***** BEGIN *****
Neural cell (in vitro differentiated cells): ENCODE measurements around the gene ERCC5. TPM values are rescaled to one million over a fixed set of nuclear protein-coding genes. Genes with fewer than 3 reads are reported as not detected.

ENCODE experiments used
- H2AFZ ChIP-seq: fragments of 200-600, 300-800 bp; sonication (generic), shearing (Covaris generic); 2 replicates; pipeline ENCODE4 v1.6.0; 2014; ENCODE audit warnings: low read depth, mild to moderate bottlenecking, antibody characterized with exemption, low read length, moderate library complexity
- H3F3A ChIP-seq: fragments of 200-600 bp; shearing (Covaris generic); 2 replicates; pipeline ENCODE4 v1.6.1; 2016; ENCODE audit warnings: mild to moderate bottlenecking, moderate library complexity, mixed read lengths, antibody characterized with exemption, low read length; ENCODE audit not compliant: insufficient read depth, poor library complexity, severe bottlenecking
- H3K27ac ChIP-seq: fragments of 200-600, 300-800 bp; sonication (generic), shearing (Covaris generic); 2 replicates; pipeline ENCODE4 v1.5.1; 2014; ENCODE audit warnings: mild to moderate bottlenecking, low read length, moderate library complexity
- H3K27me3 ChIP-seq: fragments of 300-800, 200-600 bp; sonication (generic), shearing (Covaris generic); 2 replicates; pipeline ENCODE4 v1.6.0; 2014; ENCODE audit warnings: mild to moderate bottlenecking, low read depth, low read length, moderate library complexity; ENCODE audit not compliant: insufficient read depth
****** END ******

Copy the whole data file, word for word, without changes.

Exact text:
Neural cell (in vitro differentiated cells): ENCODE measurements around the gene ERCC5. TPM values are rescaled to one million over a fixed set of nuclear protein-coding genes. Genes with fewer than 3 reads are reported as not detected.

ENCODE experiments used
- H2AFZ ChIP-seq: fragments of 200-600, 300-800 bp; sonication (generic), shearing (Covaris generic); 2 replicates; pipeline ENCODE4 v1.6.0; 2014; ENCODE audit warnings: low read depth, mild to moderate bottlenecking, antibody characterized with exemption, low read length, moderate library complexity
- H3F3A ChIP-seq: fragments of 200-600 bp; shearing (Covaris generic); 2 replicates; pipeline ENCODE4 v1.6.1; 2016; ENCODE audit warnings: mild to moderate bottlenecking, moderate library complexity, mixed read lengths, antibody characterized with exemption, low read length; ENCODE audit not compliant: insufficient read depth, poor library complexity, severe bottlenecking
- H3K27ac ChIP-seq: fragments of 200-600, 300-800 bp; sonication (generic), shearing (Covaris generic); 2 replicates; pipeline ENCODE4 v1.5.1; 2014; ENCODE audit warnings: mild to moderate bottlenecking, low read length, moderate library complexity
- H3K27me3 ChIP-seq: fragments of 300-800, 200-600 bp; sonication (generic), shearing (Covaris generic); 2 replicates; pipeline ENCODE4 v1.6.0; 2014; ENCODE audit warnings: mild to moderate bottlenecking, low read depth, low read length, moderate library complexity; ENCODE audit not compliant: insufficient read depth